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One direct benefit multiphysics provides is unifying simulation projects. Say you have a widget that needs mechanical, thermal, and electromagnetic simulations — yet all uncoupled. Having one multiphysics environment for multiple single physics puts your simulations in one place. There is then no need to switch between software or try to get uniform output. It’s all automatic if you’re using one multiphysics environment. You only need to be proficient in one software environment for geometry, meshing, materials, solver settings, and postprocessing. You no longer need to learn different workflows. It’s all right there.
These benefits are amplified when considering simulations performed in an organization. Efficiency is certainly increased when all participants in a large-scale analysis “speak the same language”.
Another huge, but somewhat hidden, benefit is the cross-pollination of simulation technology. Certain advances in one field can directly benefit another. Let’s take for example perfectly matched layers (PMLs). This was a technology developed to perfectly damp out electromagnetic waves propagating in an infinite domain. Previous to their introduction, engineers used various sorts of boundary conditions to approximately absorb the waves when they hit the end of a computational domain. PMLs completely changed the game because they did a perfect job of damping the waves (both theoretically and practically). Acoustic engineers quickly realized that what was good for EM waves was also good for sound waves. And PMLs have been a standard tool in acoustics and any other wave-based physics ever since. This sort of shared advancement is spontaneous in a software environment like COMSOL Multiphysics.
Left: Model depicting scattering from a dielectric object and the absorption of the scattered wave by PMLs.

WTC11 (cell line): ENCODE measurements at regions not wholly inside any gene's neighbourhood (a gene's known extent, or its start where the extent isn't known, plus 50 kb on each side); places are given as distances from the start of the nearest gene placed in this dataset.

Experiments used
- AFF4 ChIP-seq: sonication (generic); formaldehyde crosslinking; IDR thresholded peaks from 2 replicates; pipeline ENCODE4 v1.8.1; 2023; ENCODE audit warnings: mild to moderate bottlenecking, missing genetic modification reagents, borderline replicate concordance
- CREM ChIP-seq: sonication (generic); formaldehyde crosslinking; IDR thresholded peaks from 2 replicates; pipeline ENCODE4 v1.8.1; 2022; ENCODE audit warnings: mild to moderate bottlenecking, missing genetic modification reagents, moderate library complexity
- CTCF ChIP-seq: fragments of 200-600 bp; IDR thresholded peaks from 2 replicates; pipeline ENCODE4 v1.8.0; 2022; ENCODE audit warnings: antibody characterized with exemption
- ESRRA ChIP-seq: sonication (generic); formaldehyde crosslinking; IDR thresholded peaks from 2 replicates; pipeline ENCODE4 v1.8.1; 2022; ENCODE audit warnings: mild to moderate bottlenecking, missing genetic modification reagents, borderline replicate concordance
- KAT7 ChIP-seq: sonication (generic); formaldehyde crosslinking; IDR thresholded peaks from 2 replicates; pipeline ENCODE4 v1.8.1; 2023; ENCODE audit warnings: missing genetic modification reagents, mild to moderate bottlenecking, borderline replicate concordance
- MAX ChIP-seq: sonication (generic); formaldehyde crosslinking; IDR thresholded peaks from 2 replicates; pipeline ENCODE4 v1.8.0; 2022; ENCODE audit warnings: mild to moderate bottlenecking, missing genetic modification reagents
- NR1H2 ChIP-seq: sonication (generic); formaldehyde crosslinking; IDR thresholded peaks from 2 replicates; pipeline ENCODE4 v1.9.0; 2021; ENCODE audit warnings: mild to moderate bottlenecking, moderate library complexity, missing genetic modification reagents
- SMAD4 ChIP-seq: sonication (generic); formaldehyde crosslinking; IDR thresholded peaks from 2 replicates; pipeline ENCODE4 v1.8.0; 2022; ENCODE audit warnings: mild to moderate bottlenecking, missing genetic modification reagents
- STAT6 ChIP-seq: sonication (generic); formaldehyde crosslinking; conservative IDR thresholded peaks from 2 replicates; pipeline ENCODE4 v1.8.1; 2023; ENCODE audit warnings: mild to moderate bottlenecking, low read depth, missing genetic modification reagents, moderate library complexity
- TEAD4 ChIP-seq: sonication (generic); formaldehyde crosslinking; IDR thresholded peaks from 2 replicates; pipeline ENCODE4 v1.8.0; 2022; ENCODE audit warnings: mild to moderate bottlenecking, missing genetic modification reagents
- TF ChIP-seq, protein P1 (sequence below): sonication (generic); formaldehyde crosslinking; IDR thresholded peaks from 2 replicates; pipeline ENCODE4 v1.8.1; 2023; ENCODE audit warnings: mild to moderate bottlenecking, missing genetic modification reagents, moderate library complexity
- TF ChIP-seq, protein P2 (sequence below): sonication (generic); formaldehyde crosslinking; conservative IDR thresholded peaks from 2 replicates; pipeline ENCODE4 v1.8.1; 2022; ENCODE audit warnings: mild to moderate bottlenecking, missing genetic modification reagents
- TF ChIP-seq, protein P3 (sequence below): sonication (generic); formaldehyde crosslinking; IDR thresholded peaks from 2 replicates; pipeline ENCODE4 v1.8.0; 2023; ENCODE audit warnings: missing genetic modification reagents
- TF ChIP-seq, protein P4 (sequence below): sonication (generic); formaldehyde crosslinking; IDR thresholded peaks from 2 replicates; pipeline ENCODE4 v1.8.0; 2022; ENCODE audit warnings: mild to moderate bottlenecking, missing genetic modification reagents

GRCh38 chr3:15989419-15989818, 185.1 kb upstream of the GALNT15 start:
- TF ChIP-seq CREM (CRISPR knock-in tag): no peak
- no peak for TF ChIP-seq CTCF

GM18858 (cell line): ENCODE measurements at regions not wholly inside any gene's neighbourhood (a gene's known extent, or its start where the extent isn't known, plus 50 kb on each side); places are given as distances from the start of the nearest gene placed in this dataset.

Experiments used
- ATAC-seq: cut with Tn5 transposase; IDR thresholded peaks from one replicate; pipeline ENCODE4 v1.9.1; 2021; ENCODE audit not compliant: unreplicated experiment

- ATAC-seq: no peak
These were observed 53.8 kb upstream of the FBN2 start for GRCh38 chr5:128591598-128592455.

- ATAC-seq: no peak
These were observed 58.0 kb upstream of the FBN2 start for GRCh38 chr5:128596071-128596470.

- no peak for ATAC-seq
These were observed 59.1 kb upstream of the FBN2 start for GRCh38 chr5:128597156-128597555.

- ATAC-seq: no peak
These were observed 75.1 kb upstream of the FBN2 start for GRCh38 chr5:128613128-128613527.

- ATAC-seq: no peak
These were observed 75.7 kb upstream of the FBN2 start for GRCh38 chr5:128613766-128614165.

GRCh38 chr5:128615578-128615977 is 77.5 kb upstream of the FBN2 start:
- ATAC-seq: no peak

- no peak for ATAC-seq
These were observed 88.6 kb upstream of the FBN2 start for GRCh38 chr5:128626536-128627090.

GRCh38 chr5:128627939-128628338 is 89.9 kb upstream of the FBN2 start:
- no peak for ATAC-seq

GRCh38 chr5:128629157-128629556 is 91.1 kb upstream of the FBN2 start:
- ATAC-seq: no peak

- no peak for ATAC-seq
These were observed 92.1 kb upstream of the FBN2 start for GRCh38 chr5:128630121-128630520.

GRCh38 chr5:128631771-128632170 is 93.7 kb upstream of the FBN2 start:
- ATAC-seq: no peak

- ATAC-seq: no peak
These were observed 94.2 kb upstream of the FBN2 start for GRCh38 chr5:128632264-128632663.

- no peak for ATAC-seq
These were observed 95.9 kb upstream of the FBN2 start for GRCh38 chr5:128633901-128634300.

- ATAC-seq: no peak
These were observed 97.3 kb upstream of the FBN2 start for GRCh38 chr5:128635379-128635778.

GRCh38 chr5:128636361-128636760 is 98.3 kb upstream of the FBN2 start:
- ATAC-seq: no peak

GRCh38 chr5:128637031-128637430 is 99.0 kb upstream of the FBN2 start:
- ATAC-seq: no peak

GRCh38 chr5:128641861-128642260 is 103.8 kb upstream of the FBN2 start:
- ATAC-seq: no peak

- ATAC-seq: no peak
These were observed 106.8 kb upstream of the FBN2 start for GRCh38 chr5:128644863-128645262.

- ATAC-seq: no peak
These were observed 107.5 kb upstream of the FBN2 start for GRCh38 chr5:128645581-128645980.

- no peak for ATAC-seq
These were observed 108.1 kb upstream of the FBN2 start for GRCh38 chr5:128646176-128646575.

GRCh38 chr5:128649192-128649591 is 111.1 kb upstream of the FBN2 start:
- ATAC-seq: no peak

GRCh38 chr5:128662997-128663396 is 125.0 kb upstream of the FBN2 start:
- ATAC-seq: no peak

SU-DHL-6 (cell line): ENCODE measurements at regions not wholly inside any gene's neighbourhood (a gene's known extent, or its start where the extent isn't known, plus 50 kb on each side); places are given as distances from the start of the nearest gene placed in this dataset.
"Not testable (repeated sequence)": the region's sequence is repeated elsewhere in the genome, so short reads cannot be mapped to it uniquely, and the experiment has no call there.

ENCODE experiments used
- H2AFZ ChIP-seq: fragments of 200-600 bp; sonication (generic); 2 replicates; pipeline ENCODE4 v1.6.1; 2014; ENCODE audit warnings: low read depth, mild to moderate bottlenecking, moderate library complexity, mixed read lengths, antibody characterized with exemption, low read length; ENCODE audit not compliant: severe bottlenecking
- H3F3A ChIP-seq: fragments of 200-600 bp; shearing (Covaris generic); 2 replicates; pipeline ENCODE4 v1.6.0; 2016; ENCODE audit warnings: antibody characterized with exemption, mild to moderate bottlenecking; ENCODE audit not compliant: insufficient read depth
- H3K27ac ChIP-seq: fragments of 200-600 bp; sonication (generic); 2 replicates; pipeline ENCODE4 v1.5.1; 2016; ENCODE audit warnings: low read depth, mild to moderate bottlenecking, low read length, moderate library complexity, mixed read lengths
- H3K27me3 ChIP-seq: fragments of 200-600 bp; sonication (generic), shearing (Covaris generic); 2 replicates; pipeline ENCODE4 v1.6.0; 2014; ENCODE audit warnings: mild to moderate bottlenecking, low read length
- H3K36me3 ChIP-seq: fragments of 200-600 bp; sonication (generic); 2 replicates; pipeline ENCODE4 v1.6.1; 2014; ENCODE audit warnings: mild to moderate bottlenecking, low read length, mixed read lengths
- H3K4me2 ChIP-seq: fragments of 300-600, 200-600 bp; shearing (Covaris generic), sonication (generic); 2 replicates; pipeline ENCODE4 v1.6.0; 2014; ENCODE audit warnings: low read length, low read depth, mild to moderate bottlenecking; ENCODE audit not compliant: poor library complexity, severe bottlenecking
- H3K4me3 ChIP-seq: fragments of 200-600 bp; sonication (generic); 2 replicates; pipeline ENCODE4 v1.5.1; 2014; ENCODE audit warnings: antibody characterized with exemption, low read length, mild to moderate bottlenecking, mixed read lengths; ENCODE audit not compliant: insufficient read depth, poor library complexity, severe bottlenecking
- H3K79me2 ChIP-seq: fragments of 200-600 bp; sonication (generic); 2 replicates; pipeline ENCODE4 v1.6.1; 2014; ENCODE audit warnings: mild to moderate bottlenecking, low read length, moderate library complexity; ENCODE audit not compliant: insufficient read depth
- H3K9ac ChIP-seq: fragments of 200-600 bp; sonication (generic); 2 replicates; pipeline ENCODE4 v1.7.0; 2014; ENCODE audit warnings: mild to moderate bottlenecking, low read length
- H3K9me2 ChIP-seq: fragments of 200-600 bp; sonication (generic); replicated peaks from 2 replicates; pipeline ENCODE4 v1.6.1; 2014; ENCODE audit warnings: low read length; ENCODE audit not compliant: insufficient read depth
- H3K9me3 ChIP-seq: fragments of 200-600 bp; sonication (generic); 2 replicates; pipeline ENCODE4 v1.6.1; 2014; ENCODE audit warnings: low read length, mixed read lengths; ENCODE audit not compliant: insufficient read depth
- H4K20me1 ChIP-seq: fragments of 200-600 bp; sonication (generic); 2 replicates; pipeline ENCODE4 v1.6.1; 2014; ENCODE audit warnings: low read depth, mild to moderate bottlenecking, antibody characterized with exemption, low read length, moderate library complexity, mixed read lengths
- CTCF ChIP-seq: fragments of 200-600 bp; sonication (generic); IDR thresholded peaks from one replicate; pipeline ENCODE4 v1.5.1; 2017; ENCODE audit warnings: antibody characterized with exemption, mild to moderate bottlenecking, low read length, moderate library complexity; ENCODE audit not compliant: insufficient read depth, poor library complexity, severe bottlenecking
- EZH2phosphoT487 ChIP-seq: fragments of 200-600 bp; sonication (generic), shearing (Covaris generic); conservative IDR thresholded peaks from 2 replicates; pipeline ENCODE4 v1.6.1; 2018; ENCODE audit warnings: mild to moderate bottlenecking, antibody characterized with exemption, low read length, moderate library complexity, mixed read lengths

Right: Far-field analysis of a piezo-acoustic device.
Finally, I’d also like to point out one more benefit of multiphysics: innovation. I squirm at using such a mushy term, but it’s warranted here. If your software environment is limited to a single physics, there’s no possibility of thinking “outside the box”. More precisely, you can’t take into account everything the real world throws at you. And if you’re in a competitive marketplace, this can mean the difference between success and failure.
So all in all, even if multiphysics is “not your style”, you might want to consider trying it on for size. You just might find the benefits make a big difference.
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In order to understand the term, let’s take it in context. First off, “multiphysics” is a descriptor of computer simulation for physical phenomena. We’re talking using computers to understand heat, flow, EM currents and waves, sound, to name a few. It was one of the first applications of digital computers back in the 1940s and continues to be a contributing factor in the progress of scientific computing.
In those early days, computing resources were scarce. (Think vacuum tubes and room-sized machines and you get the picture.) Not only so, but the theoretical foundation for taking continuum mathematical models to digital was still being formed. So those pioneering researchers had to get a start on performing these simulations. They did so, primarily, through a divide-and-conquer approach. That is, they segregated physics into categories that could then be more easily solved. Then, computational scientists could become more specialized in their expertise. From this approach, fields like computational fluid dynamics (CFD) and finite element analysis (FEA) for mechanics were born.
Over the years, solvers improved, the theory was solidified, and hardware gained speed and capacity. Fast forward to today, and we have at our finger tips very powerful machines matched with powerful software algorithms. This begs the question: Why settle for artificially segregated categories of physics, when the real-world applications of engineers and scientists require more? The answer is: You don’t.